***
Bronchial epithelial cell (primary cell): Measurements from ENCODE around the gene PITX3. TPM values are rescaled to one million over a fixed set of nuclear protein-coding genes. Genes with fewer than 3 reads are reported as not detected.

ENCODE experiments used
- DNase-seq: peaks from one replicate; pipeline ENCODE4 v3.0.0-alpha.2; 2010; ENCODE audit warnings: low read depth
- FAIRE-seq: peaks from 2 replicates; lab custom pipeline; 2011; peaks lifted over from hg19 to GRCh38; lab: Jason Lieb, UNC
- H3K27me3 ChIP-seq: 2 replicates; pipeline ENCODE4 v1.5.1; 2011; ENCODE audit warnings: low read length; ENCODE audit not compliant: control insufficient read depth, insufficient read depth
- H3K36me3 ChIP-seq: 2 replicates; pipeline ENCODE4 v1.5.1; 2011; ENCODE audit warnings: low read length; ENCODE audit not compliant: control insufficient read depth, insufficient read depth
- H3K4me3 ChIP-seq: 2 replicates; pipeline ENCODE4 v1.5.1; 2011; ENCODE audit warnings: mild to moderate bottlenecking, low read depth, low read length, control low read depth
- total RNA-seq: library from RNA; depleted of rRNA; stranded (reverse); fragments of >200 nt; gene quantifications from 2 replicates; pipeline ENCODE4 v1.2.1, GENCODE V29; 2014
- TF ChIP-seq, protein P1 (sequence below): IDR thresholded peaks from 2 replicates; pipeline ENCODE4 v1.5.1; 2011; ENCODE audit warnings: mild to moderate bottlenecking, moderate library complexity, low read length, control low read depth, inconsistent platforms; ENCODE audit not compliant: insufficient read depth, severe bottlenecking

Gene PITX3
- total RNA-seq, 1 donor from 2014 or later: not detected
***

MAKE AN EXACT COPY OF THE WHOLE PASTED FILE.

Bronchial epithelial cell (primary cell): Measurements from ENCODE around the gene PITX3. TPM values are rescaled to one million over a fixed set of nuclear protein-coding genes. Genes with fewer than 3 reads are reported as not detected.

ENCODE experiments used
- DNase-seq: peaks from one replicate; pipeline ENCODE4 v3.0.0-alpha.2; 2010; ENCODE audit warnings: low read depth
- FAIRE-seq: peaks from 2 replicates; lab custom pipeline; 2011; peaks lifted over from hg19 to GRCh38; lab: Jason Lieb, UNC
- H3K27me3 ChIP-seq: 2 replicates; pipeline ENCODE4 v1.5.1; 2011; ENCODE audit warnings: low read length; ENCODE audit not compliant: control insufficient read depth, insufficient read depth
- H3K36me3 ChIP-seq: 2 replicates; pipeline ENCODE4 v1.5.1; 2011; ENCODE audit warnings: low read length; ENCODE audit not compliant: control insufficient read depth, insufficient read depth
- H3K4me3 ChIP-seq: 2 replicates; pipeline ENCODE4 v1.5.1; 2011; ENCODE audit warnings: mild to moderate bottlenecking, low read depth, low read length, control low read depth
- total RNA-seq: library from RNA; depleted of rRNA; stranded (reverse); fragments of >200 nt; gene quantifications from 2 replicates; pipeline ENCODE4 v1.2.1, GENCODE V29; 2014
- TF ChIP-seq, protein P1 (sequence below): IDR thresholded peaks from 2 replicates; pipeline ENCODE4 v1.5.1; 2011; ENCODE audit warnings: mild to moderate bottlenecking, moderate library complexity, low read length, control low read depth, inconsistent platforms; ENCODE audit not compliant: insufficient read depth, severe bottlenecking

Gene PITX3
- total RNA-seq, 1 donor from 2014 or later: not detected